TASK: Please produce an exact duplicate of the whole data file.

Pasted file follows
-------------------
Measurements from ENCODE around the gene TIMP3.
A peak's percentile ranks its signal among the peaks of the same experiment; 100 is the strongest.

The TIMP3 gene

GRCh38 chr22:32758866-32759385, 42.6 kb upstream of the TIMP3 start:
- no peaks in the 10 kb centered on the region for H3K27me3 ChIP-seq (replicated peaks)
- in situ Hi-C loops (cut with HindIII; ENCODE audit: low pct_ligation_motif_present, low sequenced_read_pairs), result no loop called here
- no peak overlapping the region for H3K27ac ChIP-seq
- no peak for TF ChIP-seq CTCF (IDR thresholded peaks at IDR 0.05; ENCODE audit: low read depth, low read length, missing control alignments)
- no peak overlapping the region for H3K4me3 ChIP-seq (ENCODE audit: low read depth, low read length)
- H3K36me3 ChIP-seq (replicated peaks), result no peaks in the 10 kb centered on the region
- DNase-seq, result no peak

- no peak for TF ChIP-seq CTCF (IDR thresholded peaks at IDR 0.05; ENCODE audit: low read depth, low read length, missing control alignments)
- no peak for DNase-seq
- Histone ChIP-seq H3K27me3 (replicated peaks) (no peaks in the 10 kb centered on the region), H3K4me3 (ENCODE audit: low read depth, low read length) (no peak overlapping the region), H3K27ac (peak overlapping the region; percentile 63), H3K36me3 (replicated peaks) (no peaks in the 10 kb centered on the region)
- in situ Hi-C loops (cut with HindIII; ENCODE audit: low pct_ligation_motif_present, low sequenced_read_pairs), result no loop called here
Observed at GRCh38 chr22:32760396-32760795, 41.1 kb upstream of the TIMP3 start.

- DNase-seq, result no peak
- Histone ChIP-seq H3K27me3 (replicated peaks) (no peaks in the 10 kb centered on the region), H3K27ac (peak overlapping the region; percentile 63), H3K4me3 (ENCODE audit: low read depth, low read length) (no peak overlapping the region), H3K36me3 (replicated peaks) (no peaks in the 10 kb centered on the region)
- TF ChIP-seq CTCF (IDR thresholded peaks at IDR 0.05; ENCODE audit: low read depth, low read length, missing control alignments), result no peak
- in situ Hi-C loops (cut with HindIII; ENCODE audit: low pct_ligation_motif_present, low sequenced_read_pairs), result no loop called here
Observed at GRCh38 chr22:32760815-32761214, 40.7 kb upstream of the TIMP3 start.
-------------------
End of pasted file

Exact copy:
Measurements from ENCODE around the gene TIMP3.
A peak's percentile ranks its signal among the peaks of the same experiment; 100 is the strongest.

The TIMP3 gene

GRCh38 chr22:32758866-32759385, 42.6 kb upstream of the TIMP3 start:
- no peaks in the 10 kb centered on the region for H3K27me3 ChIP-seq (replicated peaks)
- in situ Hi-C loops (cut with HindIII; ENCODE audit: low pct_ligation_motif_present, low sequenced_read_pairs), result no loop called here
- no peak overlapping the region for H3K27ac ChIP-seq
- no peak for TF ChIP-seq CTCF (IDR thresholded peaks at IDR 0.05; ENCODE audit: low read depth, low read length, missing control alignments)
- no peak overlapping the region for H3K4me3 ChIP-seq (ENCODE audit: low read depth, low read length)
- H3K36me3 ChIP-seq (replicated peaks), result no peaks in the 10 kb centered on the region
- DNase-seq, result no peak

- no peak for TF ChIP-seq CTCF (IDR thresholded peaks at IDR 0.05; ENCODE audit: low read depth, low read length, missing control alignments)
- no peak for DNase-seq
- Histone ChIP-seq H3K27me3 (replicated peaks) (no peaks in the 10 kb centered on the region), H3K4me3 (ENCODE audit: low read depth, low read length) (no peak overlapping the region), H3K27ac (peak overlapping the region; percentile 63), H3K36me3 (replicated peaks) (no peaks in the 10 kb centered on the region)
- in situ Hi-C loops (cut with HindIII; ENCODE audit: low pct_ligation_motif_present, low sequenced_read_pairs), result no loop called here
Observed at GRCh38 chr22:32760396-32760795, 41.1 kb upstream of the TIMP3 start.

- DNase-seq, result no peak
- Histone ChIP-seq H3K27me3 (replicated peaks) (no peaks in the 10 kb centered on the region), H3K27ac (peak overlapping the region; percentile 63), H3K4me3 (ENCODE audit: low read depth, low read length) (no peak overlapping the region), H3K36me3 (replicated peaks) (no peaks in the 10 kb centered on the region)
- TF ChIP-seq CTCF (IDR thresholded peaks at IDR 0.05; ENCODE audit: low read depth, low read length, missing control alignments), result no peak
- in situ Hi-C loops (cut with HindIII; ENCODE audit: low pct_ligation_motif_present, low sequenced_read_pairs), result no loop called here
Observed at GRCh38 chr22:32760815-32761214, 40.7 kb upstream of the TIMP3 start.